Seeing Red Over Green

Board members everywhere are feeling heat from shareholders over big executive compensation packages. Sometimes the scrutiny can inspire director outrage, and even departures. At $800 million Tennessee Commerce Bancorp in Franklin, Tennessee, three directors abruptly resigned this summer after the board approved a big pay hike for the companyu00e2u20acu2122s top four executives, including Chairman and CEO Arthur Helf.

In their letters of resignation, filed in July with the Securities and Exchange Commission, the directorsu00e2u20ac”private investor Fowler Low, Winston Hickman, a principal of a Nashville construction firm, and Regg Swanson, president of a local operator of physical therapy clinicsu00e2u20ac”all cited the new comp policy, and its approval process, as the reason for their exits.

u00e2u20acu0153I feel the direction the executive management has taken regarding their compensation is unethical,u00e2u20ac Swanson, 53, wrote in his resignation letter. u00e2u20acu0153Their desire to attain compensation that I feel is excessive, u00e2u20acu00a6 and the subsequent vote process which granted the compensation, has violated my trust in management of the bank.u00e2u20acGeorge Fort, Tennessee Commerceu00e2u20acu2122s chief financial officer and spokesman, declined to be interviewed for this story.

While individual directors sometimes step down over policy differences, Charles Elson, director of the University of Delawareu00e2u20acu2122s corporate governance center, says heu00e2u20acu2122s never heard of three resigning at once. u00e2u20acu0153Itu00e2u20acu2122s rather extraordinary,u00e2u20ac he says. u00e2u20acu0153To have [the resignations] accompanied by a harsh public critique of company policy sends a pretty negative signal to the world about the directorsu00e2u20acu2122 view of the company.u00e2u20ac

At issue was both the size of the increase and the process. The base salaries of both Helf and President Michael Sapp each more than doubled, to $400,000, from $190,000 in 2006, while Fortu00e2u20acu2122s base pay jumped to $335,000, from $130,000. They and one other executive each were granted 50,000 in stock options, which vest over the next five years if the company meets performance goals.

Yet, in a world of eight-digit pay packages, the increase doesnu00e2u20acu2122t appear terribly egregious. A one-branch business bank, Tennessee Commerce was launched in 2000, and has grown rapidly. Net income for the second quarter jumped 72.9% over a year earlier, to 34 cents per-share, powered by a 50% growth in loans and a 48% jump in deposits. Return on equity was 11.71%, while return on assets was 0.91%.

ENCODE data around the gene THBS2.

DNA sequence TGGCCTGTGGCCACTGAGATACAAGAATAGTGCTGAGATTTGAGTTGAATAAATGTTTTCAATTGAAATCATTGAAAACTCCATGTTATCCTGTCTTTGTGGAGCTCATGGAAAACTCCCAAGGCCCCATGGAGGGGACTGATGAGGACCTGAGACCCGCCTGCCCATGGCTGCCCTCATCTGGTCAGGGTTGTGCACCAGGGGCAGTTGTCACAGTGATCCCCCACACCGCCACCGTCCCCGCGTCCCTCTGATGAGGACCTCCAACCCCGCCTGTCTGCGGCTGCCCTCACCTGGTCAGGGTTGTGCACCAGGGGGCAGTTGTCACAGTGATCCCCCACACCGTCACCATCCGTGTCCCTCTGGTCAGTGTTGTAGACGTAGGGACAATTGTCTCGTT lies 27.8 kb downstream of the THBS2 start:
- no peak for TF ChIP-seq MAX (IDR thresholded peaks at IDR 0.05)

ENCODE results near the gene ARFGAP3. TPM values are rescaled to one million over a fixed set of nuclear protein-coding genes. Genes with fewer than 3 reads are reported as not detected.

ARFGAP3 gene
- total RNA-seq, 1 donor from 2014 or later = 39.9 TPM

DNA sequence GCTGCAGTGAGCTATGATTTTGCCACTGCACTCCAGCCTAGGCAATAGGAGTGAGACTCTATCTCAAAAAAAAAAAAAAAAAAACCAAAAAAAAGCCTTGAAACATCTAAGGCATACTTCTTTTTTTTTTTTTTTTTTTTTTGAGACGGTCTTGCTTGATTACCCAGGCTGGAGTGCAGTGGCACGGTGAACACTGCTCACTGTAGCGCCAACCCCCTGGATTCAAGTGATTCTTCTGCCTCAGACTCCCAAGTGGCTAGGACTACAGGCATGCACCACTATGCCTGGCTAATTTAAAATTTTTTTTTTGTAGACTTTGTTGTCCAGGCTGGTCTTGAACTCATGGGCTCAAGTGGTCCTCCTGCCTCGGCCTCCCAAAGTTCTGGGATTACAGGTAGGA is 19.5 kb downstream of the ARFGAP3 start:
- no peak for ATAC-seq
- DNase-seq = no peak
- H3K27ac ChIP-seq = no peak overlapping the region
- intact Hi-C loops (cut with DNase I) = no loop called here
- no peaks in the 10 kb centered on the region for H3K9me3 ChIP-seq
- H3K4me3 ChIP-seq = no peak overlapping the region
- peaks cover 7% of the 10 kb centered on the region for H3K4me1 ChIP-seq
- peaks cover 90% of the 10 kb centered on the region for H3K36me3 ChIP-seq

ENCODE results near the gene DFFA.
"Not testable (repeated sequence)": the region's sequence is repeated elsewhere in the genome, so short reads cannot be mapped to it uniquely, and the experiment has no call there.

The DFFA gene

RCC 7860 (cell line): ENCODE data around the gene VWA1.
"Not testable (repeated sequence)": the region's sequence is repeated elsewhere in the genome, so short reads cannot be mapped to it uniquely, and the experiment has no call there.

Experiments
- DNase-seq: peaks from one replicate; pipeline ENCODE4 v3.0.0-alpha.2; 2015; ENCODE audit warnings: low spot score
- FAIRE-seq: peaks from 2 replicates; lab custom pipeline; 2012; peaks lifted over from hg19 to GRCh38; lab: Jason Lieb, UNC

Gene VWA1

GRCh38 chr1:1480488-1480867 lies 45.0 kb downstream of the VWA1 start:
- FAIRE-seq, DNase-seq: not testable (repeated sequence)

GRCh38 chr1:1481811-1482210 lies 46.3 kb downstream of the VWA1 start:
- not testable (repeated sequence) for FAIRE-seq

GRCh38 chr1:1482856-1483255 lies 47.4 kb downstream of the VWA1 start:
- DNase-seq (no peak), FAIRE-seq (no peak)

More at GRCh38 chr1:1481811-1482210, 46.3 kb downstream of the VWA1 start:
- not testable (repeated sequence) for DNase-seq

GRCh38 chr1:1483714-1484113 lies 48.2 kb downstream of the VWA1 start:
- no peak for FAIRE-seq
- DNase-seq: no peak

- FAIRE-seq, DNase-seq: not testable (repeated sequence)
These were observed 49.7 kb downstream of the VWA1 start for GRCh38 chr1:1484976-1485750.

Sapp, who is also a director, told investors that the raises were u00e2u20acu0153an attempt to restore some parity with our peers,u00e2u20ac according to one news report. To get there, the board followed some best practices. It employed a consultantu00e2u20acu2122s benchmarking study, and got an opinion from outside counsel on the legality of the process. The board then won shareholder approval for the new plan.

Even so, the dissidentsu00e2u20acu2122 criticisms were harsh. In his resignation letter, Low, a former chairman and CEO of shoe retailer Johnston & Murphy, charged inside directors with voting for each othersu00e2u20acu2122 pay hikes in an u00e2u20acu0153I cover you and you cover meu00e2u20ac manner. (The firm that established the benchmarking could not comment for the story, citing client confidentiality.)

At the time, the board didnu00e2u20acu2122t have an independent compensation committee, instead relying on the full 13-member board to fill that role. Three of the four executives who got pay hikes also serve as directors, and voted on the new compensation policy.

The lack of an independent compensation committeeu00e2u20ac”a Nasdaq listing requirementu00e2u20ac”got Tennessee Commerce in trouble with the exchange, which in late July issued a letter of reprimand. The company reportedly established independent comp and nominating committees as a result, and Nasdaq closed its review. But in October, the exchange issued a letter stating that Tennessee Commerce was not in compliance with listing requirements. The company is appealing the exchangeu00e2u20acu2122s findings.

The lesson for other boards is to keep practices and structures a step ahead of the companyu00e2u20acu2122s evolution. While having three management insiders isnu00e2u20acu2122t uncommon for the board of a private startup, it is for a public company with a $100 million-plus market cap. The appearance that top managers are involved in approving large pay increases can spark unease among outside directors.

u00e2u20acu0153A lot of boards go along following old practices and not adapting. Then something like this comes up, and theyu00e2u20acu2122re stuck because they havenu00e2u20acu2122t thought through the ramifications,u00e2u20ac says Eleanor Bloxham, CEO of The Value Alliance, a Columbus, Ohio-based governance firm. The dissidents u00e2u20acu0153clearly felt they had no alternative but to leave.u00e2u20ac As a result, Tennessee Commerce will go on, but without three of the directors that got it this far.

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